(From the "Life of Saint Kyriakos")
It would be profitable to relate the following, which Father John, the disciple of the blessed Kyriakos, told me as we walked through the desert. At one point, he stopped and said, "There is the abode of the blessed Mary."
I asked him to tell me of her, and he began by saying, "Some time ago, as I was going with my friend, Brother Paramon, to Father Kyriakos, we saw a man standing in the distance. Thinking that he was a hermit, we hastened toward him, that we might revere him. As we drew near, he hid himself from us. We were seized with fear and held fast in terror, for we thought we had seen an evil spirit, and we began to pray. After we had prayed, we looked about and noticed a cave in the earth, and we understood that he was no evil spirit but a servant of God who concealed himself from us. We approached the cave and besought him to reveal himself to us for God's sake, that we be not deprived of his prayers and edifying discourse. And we heard from the cave the following reply, 'What profit do you think to receive of me? I am a sinful and simple woman.' Then she asked us, 'Where are you going?'
|Venerable Kyriakos (Cyriacus) the Anchorite (Feast Day - September 29)|
The bitterness of the onions you warded off Kyriakos,
Giving them a sweet taste, or else you would be condemned to die.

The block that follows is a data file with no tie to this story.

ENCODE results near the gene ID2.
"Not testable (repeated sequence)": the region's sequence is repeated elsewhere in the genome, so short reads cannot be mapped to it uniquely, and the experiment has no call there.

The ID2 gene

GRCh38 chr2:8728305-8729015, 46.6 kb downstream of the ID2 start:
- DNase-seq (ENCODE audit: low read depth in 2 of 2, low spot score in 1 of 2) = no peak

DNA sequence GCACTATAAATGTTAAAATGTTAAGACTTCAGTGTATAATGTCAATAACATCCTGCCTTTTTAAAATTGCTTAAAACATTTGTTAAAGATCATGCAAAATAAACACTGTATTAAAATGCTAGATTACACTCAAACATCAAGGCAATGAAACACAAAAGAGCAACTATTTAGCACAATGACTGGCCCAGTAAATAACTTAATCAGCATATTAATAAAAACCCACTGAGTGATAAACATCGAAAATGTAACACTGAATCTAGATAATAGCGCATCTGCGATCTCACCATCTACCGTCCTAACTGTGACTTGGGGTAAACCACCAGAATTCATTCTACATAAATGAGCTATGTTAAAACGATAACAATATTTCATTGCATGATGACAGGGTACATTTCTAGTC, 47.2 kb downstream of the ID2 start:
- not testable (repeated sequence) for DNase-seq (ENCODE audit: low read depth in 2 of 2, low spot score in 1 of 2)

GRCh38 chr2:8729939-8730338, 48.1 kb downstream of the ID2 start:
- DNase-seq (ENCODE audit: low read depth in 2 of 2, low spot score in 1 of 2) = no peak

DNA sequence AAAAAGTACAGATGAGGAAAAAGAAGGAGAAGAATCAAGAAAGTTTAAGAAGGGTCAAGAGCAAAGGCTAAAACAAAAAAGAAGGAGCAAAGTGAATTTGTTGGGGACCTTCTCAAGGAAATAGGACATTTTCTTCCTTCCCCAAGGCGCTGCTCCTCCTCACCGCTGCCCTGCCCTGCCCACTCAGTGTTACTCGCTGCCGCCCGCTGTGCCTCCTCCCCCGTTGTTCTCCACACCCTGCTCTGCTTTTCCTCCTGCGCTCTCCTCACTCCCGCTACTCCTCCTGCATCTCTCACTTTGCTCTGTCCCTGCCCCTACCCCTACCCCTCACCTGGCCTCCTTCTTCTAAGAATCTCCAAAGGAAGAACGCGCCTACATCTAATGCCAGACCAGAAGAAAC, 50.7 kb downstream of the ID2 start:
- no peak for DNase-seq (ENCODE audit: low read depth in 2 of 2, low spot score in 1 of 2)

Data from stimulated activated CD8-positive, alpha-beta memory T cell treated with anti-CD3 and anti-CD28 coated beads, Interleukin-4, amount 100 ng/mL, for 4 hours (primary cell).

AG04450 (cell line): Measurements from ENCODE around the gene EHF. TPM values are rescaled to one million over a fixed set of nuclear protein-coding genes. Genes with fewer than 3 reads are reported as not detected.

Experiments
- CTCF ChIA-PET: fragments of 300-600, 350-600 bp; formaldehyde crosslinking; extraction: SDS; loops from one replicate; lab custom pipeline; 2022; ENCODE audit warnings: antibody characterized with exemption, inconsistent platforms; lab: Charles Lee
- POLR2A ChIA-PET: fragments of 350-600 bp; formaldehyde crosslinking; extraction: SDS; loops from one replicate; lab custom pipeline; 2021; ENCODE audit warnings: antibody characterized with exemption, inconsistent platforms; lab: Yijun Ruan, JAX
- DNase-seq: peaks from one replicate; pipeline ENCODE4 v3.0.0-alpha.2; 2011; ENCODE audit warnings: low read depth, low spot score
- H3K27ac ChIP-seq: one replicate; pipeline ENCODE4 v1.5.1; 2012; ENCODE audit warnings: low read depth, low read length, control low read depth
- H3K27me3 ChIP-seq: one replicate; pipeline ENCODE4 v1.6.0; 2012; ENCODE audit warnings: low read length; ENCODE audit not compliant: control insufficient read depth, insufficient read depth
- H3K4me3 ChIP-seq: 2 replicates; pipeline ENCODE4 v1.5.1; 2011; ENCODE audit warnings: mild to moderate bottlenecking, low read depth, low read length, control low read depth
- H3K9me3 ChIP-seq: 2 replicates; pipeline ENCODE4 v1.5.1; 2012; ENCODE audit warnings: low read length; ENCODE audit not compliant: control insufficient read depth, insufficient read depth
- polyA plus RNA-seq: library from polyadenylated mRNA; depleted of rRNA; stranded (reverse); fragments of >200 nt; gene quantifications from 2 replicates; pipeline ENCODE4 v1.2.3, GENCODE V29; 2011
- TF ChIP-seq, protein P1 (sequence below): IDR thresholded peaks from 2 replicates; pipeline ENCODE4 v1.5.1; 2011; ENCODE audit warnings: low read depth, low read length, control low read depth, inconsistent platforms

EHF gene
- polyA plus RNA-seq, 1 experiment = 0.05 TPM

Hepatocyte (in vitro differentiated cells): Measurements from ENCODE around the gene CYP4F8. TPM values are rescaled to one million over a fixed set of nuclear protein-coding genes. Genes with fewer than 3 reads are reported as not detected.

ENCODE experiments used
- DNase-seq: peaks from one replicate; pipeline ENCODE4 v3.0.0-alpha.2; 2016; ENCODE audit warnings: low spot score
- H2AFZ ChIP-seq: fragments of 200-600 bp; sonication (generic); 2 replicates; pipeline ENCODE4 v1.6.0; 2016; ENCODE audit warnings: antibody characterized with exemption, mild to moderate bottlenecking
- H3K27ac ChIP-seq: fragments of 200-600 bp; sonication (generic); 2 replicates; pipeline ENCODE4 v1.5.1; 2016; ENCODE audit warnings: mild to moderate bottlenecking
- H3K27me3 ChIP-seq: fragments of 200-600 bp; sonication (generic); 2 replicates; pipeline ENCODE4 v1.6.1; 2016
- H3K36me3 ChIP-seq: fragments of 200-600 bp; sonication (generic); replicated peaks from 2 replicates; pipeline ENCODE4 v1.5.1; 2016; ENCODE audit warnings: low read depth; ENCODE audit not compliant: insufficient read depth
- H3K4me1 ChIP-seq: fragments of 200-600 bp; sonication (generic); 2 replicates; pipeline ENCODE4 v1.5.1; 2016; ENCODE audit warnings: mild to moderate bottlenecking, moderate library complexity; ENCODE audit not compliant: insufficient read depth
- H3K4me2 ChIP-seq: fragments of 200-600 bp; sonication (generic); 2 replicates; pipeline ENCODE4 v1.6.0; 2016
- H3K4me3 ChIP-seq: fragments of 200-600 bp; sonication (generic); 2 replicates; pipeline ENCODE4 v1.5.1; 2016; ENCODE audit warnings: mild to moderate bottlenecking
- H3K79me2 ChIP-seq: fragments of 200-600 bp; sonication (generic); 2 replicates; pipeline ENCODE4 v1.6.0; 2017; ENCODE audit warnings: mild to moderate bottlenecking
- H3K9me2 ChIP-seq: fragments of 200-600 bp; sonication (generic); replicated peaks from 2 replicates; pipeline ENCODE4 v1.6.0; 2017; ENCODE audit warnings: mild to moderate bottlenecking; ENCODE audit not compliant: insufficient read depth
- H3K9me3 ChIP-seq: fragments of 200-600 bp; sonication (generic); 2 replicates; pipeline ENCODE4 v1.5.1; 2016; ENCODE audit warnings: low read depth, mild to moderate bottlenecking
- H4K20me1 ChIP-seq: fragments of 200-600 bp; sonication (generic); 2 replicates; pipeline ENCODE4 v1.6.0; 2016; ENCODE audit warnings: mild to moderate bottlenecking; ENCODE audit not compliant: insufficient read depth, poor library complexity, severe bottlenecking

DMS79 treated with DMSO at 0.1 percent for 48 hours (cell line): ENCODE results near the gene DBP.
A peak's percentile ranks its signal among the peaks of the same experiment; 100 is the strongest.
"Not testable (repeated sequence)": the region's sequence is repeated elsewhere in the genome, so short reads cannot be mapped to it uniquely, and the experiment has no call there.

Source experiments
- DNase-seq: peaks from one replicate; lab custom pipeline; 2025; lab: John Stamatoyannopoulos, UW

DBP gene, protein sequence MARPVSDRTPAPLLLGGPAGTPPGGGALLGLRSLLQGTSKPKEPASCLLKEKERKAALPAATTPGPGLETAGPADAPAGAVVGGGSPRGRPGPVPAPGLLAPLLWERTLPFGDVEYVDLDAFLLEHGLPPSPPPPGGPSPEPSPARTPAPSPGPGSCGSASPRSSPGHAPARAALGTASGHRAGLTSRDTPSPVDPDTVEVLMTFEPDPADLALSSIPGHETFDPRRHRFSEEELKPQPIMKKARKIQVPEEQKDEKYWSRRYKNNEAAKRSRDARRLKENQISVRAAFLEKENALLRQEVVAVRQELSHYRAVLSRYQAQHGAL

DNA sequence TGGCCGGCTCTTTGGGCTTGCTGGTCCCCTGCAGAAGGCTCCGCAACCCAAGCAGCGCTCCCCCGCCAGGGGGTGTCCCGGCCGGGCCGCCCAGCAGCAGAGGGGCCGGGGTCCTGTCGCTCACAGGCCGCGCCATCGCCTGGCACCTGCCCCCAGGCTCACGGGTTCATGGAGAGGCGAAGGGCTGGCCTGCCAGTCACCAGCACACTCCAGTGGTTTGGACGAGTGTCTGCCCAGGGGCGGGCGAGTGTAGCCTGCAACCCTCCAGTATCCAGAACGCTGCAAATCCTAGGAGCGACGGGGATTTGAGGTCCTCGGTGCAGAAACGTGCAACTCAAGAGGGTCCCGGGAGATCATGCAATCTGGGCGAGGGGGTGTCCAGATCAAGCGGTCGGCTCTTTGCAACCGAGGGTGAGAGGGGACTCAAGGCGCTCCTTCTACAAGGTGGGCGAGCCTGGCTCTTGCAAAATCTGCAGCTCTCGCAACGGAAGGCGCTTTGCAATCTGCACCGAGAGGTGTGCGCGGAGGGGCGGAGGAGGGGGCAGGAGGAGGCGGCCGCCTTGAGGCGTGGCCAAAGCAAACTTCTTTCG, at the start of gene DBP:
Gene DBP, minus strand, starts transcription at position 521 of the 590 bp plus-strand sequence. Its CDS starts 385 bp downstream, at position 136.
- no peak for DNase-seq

Onion-eating Kyriakos made his end on the twenty-ninth.
Saint Kyriakos was from Corinth and born in 448 during the reign of Emperor Theodosius II. He was the son of a priest of Corinth named John with his pious wife Eudoxia. When he was eighteen he was ordained Reader by Peter, the Bishop of Corinth, who was his father's uncle. With an ardent longing for God he departed for Jerusalem without telling his family. When he arrived he heard of the ascetic feats of Saint Euthymios the Great (Jan. 20), and became one of his disciples. Saint Euthymios thus tonsured him a Monk, but due to the fact that he was young and lacked a beard, he was sent to Saint Gerasimos (Mar. 4), who dwelt near the Jordan River, since Saint Theoktistos (Sept. 3) had already reposed. Kyriakos diligently served the godly Gerasimos and was obedient to him in all things, to the point where Gerasimos praised him for his strict way of life, and took him with him to the desert of Rouba every year from Theophany to Palm Sunday to spend the time in strict fasting and prayer. It was during their time in Rouba that Kyriakos and Gerasimos beheld the departed soul of Saint Euthymios ascending to heaven, prompting them to go and bury him.